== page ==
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140 Electrical issue


nepoweshiekfarmalls
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I am trying to breathe life back into this tractor I purchased last month on auction. My parts book only shows the early 140 (look like a 560) and mine is a late model.  I believe that it is 12 volt negative ground because the hot wire to the coil is on the + terminal and the - side of the coil runs to the post on the side of the distributor.   However, a previous owner ran a second wire from the + post of the coil through what appears to be a diode or resistor and attached it to the bolt that mounts the coil to the distributor housing.  Why would he do that?  Why run a hot wire to ground?  If he was trying to reduce the voltage to 6 volt for the points  you would either A: use a resistor in line before the coil  or B: use an internally resisted coil.  

I am experiencing intermittent fire to the plugs and cannot get the engine to fire. Upon inspection,  discovered that goofy wire and removed it.  Still no success.  Any suggestions? Thoughts?

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Is it silver? If it is, put the "goofy" thing back on, but put it on the - side of the coil.  The PO hooked it to the wrong side of the coil.  It is a condenser, and it has to be on there.  

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It has a condenser inside the distributor already. Why would it need another one?  This was a homemade wire with crimp on ends and the diode/ resistor was soldered to the wire and poorly covered with black tape.

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I can think of a few reasons why someone might try something like this - mostly from misunderstanding how it works.   1) its a 'clipping diode", allowing the reverse voltage pulse from the coil to travel to ground.  Trying to replace condensor, but incorrect  2) its a resistor, but installed wrong.  3) trying to get the tractor to shut off (wiring incorrect, alternator keeps it running).   You mght post a picture of the offending item so we can identify it??

I'd strip it off and get back to original.   Start there, check that your coil is a 12V coil, check for spark at the points, and see what you got.  I've seen gas engines with spark at the points (opened with a screwdriver) that would not run, because the distributor shaft bushing was so worn that when it turned the points didn't open right.  Often overlooked.

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1 hour ago, Jeff-C-IL said:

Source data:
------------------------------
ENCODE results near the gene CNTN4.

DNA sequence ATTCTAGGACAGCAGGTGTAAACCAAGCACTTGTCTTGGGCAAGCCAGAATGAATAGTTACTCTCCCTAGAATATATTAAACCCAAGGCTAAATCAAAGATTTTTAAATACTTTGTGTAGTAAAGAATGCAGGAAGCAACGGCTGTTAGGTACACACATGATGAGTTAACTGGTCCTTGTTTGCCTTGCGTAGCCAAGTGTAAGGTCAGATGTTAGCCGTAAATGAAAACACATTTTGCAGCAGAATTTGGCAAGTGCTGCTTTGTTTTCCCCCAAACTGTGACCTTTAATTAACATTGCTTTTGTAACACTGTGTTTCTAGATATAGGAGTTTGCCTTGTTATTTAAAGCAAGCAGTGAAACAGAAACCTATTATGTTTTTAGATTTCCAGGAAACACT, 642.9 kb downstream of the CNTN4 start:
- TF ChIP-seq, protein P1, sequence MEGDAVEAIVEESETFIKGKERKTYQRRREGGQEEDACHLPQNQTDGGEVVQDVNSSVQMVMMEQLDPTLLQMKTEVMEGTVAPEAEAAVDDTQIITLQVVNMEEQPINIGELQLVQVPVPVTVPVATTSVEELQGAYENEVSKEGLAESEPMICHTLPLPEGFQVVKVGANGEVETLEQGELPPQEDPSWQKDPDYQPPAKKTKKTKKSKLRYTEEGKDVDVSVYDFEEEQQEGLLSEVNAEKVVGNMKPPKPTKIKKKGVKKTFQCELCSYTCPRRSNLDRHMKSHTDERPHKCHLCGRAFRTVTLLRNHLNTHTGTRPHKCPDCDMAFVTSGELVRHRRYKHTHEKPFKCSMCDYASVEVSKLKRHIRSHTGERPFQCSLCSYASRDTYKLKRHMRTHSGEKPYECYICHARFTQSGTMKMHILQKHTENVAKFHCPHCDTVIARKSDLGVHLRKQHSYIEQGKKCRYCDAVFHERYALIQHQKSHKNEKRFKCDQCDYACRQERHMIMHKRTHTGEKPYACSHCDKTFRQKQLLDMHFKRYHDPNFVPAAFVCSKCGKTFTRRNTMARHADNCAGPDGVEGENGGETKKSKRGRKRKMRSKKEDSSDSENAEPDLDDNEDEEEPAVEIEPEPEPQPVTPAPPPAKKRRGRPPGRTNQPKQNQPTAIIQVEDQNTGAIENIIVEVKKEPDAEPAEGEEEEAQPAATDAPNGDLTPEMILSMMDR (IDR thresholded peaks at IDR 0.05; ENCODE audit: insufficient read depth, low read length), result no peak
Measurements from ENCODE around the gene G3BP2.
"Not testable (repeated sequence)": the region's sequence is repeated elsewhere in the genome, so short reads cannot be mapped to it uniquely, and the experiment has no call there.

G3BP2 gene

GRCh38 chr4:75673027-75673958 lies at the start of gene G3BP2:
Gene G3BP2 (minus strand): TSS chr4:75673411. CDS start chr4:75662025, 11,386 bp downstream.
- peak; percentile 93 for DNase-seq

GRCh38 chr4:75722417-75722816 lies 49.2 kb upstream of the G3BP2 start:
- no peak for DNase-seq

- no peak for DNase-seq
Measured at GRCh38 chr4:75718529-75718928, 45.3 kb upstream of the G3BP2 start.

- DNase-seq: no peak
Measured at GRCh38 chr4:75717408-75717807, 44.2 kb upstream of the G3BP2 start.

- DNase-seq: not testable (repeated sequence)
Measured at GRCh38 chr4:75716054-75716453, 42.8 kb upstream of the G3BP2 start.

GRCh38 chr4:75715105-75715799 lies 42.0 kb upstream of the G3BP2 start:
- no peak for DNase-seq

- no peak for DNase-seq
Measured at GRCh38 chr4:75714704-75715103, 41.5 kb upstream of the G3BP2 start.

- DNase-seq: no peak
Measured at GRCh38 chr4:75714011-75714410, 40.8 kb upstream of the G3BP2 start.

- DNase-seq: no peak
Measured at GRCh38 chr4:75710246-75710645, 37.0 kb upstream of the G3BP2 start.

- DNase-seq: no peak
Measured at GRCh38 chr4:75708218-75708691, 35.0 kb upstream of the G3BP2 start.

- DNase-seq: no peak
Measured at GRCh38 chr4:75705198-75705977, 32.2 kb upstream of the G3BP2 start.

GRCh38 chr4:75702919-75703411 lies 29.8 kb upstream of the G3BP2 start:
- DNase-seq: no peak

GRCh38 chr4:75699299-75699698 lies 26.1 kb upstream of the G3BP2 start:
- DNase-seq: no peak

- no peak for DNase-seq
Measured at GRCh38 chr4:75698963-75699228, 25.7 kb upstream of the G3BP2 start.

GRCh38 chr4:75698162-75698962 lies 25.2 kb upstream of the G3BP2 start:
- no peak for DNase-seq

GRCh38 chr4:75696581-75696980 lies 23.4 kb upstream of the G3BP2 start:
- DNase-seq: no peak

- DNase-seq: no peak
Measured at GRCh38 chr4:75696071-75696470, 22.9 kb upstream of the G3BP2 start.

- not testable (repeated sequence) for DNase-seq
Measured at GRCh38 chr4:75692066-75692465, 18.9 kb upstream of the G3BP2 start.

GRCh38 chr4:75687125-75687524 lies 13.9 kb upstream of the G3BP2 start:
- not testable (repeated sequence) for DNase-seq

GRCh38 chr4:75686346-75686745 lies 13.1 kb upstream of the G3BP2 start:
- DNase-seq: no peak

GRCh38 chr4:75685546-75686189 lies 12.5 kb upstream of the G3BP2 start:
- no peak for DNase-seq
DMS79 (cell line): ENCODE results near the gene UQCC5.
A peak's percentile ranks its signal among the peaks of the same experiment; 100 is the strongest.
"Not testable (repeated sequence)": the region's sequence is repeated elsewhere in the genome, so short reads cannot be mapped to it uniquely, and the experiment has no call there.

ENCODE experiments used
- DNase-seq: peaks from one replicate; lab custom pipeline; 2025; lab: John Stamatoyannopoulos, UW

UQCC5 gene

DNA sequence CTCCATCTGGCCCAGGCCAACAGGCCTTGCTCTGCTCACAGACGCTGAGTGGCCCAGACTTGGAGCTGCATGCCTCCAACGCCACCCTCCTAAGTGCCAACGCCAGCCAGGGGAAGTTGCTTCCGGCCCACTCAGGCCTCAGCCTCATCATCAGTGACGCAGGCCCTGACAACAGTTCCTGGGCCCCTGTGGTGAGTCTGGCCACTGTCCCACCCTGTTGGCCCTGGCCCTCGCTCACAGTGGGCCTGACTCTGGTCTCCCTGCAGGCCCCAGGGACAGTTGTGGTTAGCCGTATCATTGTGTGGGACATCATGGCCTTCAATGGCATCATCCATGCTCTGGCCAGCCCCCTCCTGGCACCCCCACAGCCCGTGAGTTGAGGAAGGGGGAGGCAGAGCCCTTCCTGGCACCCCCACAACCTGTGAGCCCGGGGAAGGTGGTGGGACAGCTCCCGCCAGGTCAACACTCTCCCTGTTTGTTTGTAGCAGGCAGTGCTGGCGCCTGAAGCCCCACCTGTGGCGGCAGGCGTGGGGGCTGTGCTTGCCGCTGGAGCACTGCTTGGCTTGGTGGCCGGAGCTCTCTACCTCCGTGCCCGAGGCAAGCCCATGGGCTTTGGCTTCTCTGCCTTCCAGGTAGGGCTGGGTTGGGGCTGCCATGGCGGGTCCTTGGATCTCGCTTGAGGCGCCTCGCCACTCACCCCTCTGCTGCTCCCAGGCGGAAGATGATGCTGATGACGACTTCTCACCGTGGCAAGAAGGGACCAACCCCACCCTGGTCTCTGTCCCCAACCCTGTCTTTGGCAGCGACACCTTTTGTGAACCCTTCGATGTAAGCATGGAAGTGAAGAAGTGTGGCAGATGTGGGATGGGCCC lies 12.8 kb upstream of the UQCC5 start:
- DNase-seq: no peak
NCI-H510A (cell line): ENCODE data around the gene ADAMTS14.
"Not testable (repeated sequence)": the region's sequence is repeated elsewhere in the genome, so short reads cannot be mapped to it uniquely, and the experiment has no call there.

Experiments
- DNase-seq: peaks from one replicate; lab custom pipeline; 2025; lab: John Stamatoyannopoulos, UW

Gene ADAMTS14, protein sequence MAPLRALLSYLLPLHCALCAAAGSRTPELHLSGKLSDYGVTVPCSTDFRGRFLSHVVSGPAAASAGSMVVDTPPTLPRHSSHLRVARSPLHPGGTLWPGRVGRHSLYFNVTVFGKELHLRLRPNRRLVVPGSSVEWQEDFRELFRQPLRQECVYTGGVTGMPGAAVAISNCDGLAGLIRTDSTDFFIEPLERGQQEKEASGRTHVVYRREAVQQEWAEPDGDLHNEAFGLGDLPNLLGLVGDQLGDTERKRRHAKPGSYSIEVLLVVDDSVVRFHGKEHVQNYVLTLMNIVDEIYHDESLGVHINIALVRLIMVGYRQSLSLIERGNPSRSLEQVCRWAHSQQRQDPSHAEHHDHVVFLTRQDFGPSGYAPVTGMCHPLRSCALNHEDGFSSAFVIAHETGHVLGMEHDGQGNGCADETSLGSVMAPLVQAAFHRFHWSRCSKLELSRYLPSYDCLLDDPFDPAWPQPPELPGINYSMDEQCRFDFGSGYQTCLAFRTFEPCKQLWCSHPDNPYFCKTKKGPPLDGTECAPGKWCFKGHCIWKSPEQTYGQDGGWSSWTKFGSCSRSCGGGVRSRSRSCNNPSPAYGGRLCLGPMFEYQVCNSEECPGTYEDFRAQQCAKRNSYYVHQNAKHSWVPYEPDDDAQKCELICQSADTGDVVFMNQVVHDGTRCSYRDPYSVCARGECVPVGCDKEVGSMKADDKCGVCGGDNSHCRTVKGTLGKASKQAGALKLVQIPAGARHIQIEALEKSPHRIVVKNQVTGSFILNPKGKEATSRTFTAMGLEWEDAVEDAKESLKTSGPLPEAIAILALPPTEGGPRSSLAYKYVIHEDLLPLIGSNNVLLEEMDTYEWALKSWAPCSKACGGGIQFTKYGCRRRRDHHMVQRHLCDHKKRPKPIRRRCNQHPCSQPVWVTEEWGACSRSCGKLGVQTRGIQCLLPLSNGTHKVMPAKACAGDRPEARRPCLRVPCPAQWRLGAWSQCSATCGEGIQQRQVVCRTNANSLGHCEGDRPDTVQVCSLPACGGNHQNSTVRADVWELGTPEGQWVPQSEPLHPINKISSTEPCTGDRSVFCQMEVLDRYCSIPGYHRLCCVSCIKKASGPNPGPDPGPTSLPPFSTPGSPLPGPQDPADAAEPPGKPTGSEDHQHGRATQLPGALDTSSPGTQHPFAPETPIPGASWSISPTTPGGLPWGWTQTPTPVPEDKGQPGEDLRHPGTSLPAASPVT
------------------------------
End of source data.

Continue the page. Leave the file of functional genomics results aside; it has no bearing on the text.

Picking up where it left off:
I can think of a few reasons why someone might try something like this - mostly from misunderstanding how it works.   1) its a 'clipping diode", allowing the reverse voltage pulse from the coil to travel to ground.  Trying to replace condensor, but incorrect  2) its a resistor, but installed wrong.  3) trying to get the tractor to shut off (wiring incorrect, alternator keeps it running).   You mght post a picture of the offending item so we can identify it??

I'd strip it off and get back to original.   Start there, check that your coil is a 12V coil, check for spark at the points, and see what you got.  I've seen gas engines with spark at the points (opened with a screwdriver) that would not run, because the distributor shaft bushing was so worn that when it turned the points didn't open right.  Often overlooked.

I should have posted a picture of it. Will do it tonight.  Looks like a little blue bead with tiny wires sticking out of each end.  Thank you!

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I should have included this information in my original post.   I hope this helps to make sense of the situation. I have included a photograph of the unusual wire assembly.  The second photo shows where it was attached before I removed it. (From the + side of the coil to the clamp assembly that secures the coil to the distributor housing.)  

I do not have a parts book for this late 140, but it appears that it came as a 12 volt.  I have a photo of the tag on the generator.  It is also wired as a 12 volt at the coil.  The current coil does not appear to be the original.  How can I test it to be sure it is 12 volt?  How can I test it to determine whether it is internally regulated?